The different world begins at the Havana airport, where a line of pre-revolutionary sedans-turned-taxis waits for passengers and billboards decry the lingering impact of the U.S. blockade.
And for tour member Elisabeth Munder of West Palm Beach, who is visiting with her husband, Adam, and two friends, it continues at one of the group's first stops, the closed-for-renovation National Capitol.
Within minutes of our arrival, we're surrounded by hucksters dubbed jineteros, a nickname based on the Spanish word for jockeys (meaning they ride on tourists' backs). But alongside the touts offering photo ops in a gleaming convertible, a very pregnant woman sidles up to Munder and tugs on her arm with a soft-spoken request — for her empty plastic water bottle.
'No one is starving here'
That firsthand view of Cuban economics will be echoed elsewhere this weekend, as will our guide's fears that we're getting a bad impression. The following day, when a muscular young man cradling a puppy stands at the door of the tour bus hoping for a few pesos, José exhorts us not to cave: "No one is starving here," he insists. "We have a saying in Cuba about people like him: He should be out in the fields cutting sugar cane."
Our itinerary, like those of other "people-to-people" programs, includes a mix of standard cultural draws and places other tourists wouldn't see. We take a walking tour of Old Havana, where sultry grandmas in spandex tops sway to yet another rendition of the Buena Vista Social Club's hit Chan Chan, and watch a cannon blast ceremony at La Cabana, an 18th-century fort overlooking the harbor.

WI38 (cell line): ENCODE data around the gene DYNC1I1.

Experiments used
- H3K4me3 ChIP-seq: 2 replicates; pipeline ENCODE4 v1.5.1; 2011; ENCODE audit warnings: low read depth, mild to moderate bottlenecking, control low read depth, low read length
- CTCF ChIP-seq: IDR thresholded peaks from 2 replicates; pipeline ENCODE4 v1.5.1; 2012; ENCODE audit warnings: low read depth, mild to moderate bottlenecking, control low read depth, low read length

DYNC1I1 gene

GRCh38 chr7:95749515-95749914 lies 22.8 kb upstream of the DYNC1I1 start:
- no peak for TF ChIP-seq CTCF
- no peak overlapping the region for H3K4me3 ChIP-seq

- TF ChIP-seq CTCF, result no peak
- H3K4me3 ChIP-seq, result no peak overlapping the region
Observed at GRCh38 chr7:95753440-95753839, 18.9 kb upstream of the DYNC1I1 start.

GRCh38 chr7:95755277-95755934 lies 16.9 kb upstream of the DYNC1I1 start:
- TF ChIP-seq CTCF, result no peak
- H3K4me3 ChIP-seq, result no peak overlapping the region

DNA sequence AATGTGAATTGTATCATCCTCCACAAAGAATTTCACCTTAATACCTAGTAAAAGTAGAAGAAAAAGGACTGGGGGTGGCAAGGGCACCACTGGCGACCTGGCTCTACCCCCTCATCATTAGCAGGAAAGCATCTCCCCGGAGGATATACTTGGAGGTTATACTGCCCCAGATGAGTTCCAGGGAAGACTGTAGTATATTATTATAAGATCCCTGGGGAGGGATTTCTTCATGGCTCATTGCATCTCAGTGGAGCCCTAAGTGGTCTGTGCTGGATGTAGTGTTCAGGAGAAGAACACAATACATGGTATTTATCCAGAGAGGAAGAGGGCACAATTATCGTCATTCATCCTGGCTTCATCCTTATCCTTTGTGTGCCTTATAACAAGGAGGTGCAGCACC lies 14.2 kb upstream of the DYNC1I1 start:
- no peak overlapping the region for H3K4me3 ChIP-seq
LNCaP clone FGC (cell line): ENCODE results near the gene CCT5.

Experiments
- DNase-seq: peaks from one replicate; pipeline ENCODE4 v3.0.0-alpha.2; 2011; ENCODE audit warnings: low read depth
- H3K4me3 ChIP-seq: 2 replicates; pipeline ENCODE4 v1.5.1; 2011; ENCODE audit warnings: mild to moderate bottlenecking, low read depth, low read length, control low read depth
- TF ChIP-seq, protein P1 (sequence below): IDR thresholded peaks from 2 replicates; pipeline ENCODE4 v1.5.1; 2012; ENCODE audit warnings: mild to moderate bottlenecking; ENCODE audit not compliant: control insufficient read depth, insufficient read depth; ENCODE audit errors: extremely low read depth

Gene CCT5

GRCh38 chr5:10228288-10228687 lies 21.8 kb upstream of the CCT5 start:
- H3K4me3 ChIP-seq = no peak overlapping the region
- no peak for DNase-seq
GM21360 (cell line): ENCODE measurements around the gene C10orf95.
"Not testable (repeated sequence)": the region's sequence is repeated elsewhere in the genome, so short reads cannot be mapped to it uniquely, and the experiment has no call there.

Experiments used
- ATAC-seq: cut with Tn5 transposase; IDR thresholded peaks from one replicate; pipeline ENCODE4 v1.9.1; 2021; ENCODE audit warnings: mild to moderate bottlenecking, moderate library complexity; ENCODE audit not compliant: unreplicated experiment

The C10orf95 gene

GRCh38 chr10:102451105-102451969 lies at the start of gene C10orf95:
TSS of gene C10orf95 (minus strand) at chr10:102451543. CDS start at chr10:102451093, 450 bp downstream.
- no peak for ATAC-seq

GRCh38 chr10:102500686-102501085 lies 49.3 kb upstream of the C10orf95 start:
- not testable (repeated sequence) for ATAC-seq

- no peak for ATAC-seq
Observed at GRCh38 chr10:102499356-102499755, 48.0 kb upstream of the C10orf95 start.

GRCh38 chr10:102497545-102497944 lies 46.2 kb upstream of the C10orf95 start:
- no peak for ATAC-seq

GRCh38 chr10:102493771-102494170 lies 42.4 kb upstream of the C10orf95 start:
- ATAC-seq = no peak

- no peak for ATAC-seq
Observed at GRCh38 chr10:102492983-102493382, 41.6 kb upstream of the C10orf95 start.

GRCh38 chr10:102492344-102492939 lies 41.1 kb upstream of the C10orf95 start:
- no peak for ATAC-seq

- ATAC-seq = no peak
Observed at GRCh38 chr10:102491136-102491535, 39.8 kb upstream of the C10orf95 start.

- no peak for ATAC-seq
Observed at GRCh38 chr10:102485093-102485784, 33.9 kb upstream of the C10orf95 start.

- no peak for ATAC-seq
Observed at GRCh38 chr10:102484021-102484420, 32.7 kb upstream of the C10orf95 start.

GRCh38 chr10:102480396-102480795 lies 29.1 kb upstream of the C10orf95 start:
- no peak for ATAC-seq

And at the National Literacy Museum, we're greeted by personable director Luisa Campos Gallardo, herself a product of Castro's successful year-long campaign to teach more than 700,000 people to read and write. Among the exhibits: photographs and letters from the project's 100,000 volunteers, mostly teenagers, and a blackboard laced with bullets that Gallardo says were fired during the botched, CIA-led invasion of the Bay of Pigs in 1961.
No matter where we go, we're in a bubble.
Since the Cuban government frowns on U.S. operators booking the growing ranks of privately owned restaurants known as paladares, we generally wind up at government-owned places with less-than-memorable cuisine (albeit an always-included cocktail). Even at two notable exceptions — Cafe del Orient, with tuxedoed waiters and a prime location in Old Havana, and a roast chicken restaurant called El Aljibe — we're served a set menu and surrounded by other tourists.
But Susan Dare of Franklinville, N.J., who booked the trip as a 50th birthday gift for her husband, Doug, is glad she came.
"I was thinking we'd go to block parties, have some rum and share some crazy conversations," says Dare. While that scenario hasn't panned out, they did have a memorable encounter with a hotel chef as they waited for the tour bus: "He asked us, 'So, how's America? Pretty great?' " recalls Dare, and "he felt like a friend we hadn't seen in years."
And so, it turns out, do our gray-haired hosts at the Esquina del Jazz. Within minutes of our arrival in the living-room-turned-museum, we're comrades in arms — picking up the finer points of swing, boogieing to vinyl recordings of Sonny Rollins and Dizzy Gillespie, and discovering the true meaning of people to people.